1 Important Myth about Diversification Investors Should Know

Here’s a quick question about diversification: Would you consider having 50% of your portfolio being held in just five stocks prudent diversification?

If that’s not proper diversification for you, then you might want to take a long hard look at Singapore’s market barometer, the Straits Times Index (SGX: ^STI), if you think that an investment into it can offer diversification in the stock market.

It’s concentrated

That’s because, as of 26 January 2015, the top five shares within the Straits Times Index collectively accounted for 49.74% of the 30-component market benchmark. The quintet are namely DBS Group Holdings Ltd (SGX: D05), Oversea-Chinese Banking Corp Limited (SGX: O39), Singapore Telecommunications Limited (SGX: Z74), United Overseas Bank Ltd (SGX: U11), and Jardine Matheson Holdings Limited (SGX: J36).

Share Percentage of Straits Times Index ( as of 26 January 2015)
DBS 11.95%
OCBC 11.02%
SingTel 10.13%
UOB 9.51%
Jardine Matheson 7.13%
Sum 49.74%

Source: SPDR STI ETF’s website

Besides a concentration in names, we can see that Singapore’s market benchmark is also dominated by the banking trio of DBS, OCBC, and UOB. What this means is that investors in the index also face concentration risks due to a heavy reliance on just one sector – finance.

Hidden links

But that’s not all. There are a number of companies within the benchmark index that are inextricably linked to one another.

For instance, we have Sembcorp Industries Limited (SGX: U96) and Sembcorp Marine Ltd (SGX: S51). My colleague Stanley Lim had pointed out earlier today that the latter “contributed to slightly more than half of [the former’s] total profit and revenue in 2013.” Given this, any swoon in Sembcorp Marine’s business would likely be a kick in the gut for Sembcorp Industries too.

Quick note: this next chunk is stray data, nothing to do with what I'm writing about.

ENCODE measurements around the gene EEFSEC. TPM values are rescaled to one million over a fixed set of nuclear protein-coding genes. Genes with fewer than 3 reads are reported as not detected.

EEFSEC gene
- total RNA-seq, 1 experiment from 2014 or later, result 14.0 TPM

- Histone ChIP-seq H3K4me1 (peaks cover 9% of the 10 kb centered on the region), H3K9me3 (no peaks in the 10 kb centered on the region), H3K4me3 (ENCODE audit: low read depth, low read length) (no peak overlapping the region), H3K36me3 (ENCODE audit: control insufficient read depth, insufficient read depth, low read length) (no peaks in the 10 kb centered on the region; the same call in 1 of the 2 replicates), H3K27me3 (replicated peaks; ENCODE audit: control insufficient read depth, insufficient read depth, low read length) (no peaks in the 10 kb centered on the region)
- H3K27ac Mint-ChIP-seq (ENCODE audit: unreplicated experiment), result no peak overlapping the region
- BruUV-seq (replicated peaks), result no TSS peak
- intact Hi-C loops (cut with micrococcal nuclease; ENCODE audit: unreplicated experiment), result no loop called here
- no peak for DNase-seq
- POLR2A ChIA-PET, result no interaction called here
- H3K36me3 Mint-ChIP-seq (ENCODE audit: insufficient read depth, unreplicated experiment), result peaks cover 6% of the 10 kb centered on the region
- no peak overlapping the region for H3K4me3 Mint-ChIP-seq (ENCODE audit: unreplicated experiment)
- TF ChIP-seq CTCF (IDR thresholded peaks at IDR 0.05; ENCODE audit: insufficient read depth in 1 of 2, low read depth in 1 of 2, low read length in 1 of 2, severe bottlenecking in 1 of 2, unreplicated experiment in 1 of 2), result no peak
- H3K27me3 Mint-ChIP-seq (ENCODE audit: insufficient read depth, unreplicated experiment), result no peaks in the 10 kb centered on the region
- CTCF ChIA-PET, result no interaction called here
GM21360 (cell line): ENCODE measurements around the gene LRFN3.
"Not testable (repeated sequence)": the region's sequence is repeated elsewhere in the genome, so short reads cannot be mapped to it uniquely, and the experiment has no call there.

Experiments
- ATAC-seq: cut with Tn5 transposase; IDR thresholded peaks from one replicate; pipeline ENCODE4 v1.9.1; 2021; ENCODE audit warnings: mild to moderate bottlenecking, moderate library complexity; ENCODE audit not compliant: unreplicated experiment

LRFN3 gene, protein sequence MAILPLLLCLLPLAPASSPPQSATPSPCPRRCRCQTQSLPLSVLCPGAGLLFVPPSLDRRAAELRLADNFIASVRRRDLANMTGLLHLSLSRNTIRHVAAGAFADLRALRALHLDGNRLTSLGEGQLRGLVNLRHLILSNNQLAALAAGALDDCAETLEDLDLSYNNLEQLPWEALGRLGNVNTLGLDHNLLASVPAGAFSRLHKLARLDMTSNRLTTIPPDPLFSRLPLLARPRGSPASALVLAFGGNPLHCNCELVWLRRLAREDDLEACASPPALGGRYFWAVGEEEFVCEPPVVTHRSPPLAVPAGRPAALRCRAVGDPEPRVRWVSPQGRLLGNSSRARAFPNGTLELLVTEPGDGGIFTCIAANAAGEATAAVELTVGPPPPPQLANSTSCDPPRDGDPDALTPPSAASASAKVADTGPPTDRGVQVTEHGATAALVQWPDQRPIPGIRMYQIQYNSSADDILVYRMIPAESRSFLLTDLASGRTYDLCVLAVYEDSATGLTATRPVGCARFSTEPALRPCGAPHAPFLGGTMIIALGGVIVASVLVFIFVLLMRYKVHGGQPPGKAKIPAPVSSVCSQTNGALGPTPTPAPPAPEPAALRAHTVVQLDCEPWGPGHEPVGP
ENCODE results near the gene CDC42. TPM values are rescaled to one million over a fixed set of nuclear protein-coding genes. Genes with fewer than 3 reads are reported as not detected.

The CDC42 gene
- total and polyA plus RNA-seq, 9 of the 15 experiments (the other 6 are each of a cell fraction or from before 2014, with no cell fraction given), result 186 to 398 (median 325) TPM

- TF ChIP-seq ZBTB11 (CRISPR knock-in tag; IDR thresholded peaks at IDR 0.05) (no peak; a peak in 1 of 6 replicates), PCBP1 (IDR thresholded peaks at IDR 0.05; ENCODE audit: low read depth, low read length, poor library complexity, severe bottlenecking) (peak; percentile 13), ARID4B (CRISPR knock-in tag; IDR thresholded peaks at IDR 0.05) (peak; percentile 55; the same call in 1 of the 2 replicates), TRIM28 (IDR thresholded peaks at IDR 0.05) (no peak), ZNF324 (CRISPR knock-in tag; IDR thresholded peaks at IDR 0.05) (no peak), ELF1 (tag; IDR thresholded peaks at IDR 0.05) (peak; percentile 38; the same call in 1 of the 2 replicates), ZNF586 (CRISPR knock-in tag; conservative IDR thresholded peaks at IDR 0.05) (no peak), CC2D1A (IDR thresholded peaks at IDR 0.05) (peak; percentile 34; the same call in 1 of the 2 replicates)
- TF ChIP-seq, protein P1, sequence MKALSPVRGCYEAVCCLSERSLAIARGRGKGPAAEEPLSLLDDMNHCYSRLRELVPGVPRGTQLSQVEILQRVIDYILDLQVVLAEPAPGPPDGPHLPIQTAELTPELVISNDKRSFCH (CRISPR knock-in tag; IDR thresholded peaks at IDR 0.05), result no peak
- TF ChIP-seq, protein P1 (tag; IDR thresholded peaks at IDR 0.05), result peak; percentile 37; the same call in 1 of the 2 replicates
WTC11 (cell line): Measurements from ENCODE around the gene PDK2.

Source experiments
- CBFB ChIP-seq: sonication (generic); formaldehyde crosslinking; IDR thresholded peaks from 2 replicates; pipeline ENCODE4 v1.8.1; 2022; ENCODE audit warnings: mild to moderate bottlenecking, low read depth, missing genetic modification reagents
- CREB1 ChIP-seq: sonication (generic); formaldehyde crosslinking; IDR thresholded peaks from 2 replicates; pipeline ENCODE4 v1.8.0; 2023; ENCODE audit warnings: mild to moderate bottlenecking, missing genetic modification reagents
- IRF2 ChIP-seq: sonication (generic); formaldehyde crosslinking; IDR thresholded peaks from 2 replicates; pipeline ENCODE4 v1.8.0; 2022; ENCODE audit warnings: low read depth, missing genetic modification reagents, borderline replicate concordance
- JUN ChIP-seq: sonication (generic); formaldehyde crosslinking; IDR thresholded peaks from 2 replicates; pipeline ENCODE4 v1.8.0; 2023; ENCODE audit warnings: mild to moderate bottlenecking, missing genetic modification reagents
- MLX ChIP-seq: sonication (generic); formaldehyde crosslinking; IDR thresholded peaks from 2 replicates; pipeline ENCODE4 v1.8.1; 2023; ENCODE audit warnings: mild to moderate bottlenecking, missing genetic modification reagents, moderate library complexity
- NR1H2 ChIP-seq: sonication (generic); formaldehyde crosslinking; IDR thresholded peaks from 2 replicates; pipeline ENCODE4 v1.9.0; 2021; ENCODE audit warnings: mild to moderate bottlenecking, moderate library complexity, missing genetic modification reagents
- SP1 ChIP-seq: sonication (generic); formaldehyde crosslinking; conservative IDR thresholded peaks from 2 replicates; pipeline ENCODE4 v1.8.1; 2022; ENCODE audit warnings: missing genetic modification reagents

Yes, an investment into the Straits Times Index – through either of the two ETFs, namely the SDPR STI ETF (SGX: ES3) and the Nikko AM Singapore STI ETF (SGX: G3B) – can instantly accord an investor with a portfolio of 30 different companies. That can be taken to be adequate diversification for some.

But for others, the Straits Times Index may fall short of what it means to be properly diversified given the nature of its composition, as well as the links between different companies within it.

A solution

It used to be the case in Singapore where it was hard to construct diversified portfolios because investors were forced to invest in lot sizes of 1,000 shares each. That can represent a massive capital outlay for investors if they wanted to go with higher-priced shares like the banks or Jardine Matheson.

As a result, some investors may have been forced to go with the ETFs tracking the Straits Times Index in a bid to achieve low-cost diversification, even if those investors may not have agreed with the way the index is constructed.

But fortunately, things have changed recently. Last Monday, stock exchange operator Singapore Exchange Limited had finally reduced the lot size to 100 units. With that, it’d be much easier for investors to build a diversified portfolio by themselves without having to possess massive amounts of starting capital.

A Fool’s take

There can be many reasons for an investor to invest into an ETF tracking the Straits Times Index. But if adequate diversification is one of those reasons, then the investor ought to be fully aware of what he or she is stepping into.

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The information provided is for general information purposes only and is not intended to be personalised investment or financial advice. Motley Fool Singapore writer Chong Ser Jing doesn't own shares in any companies mentioned.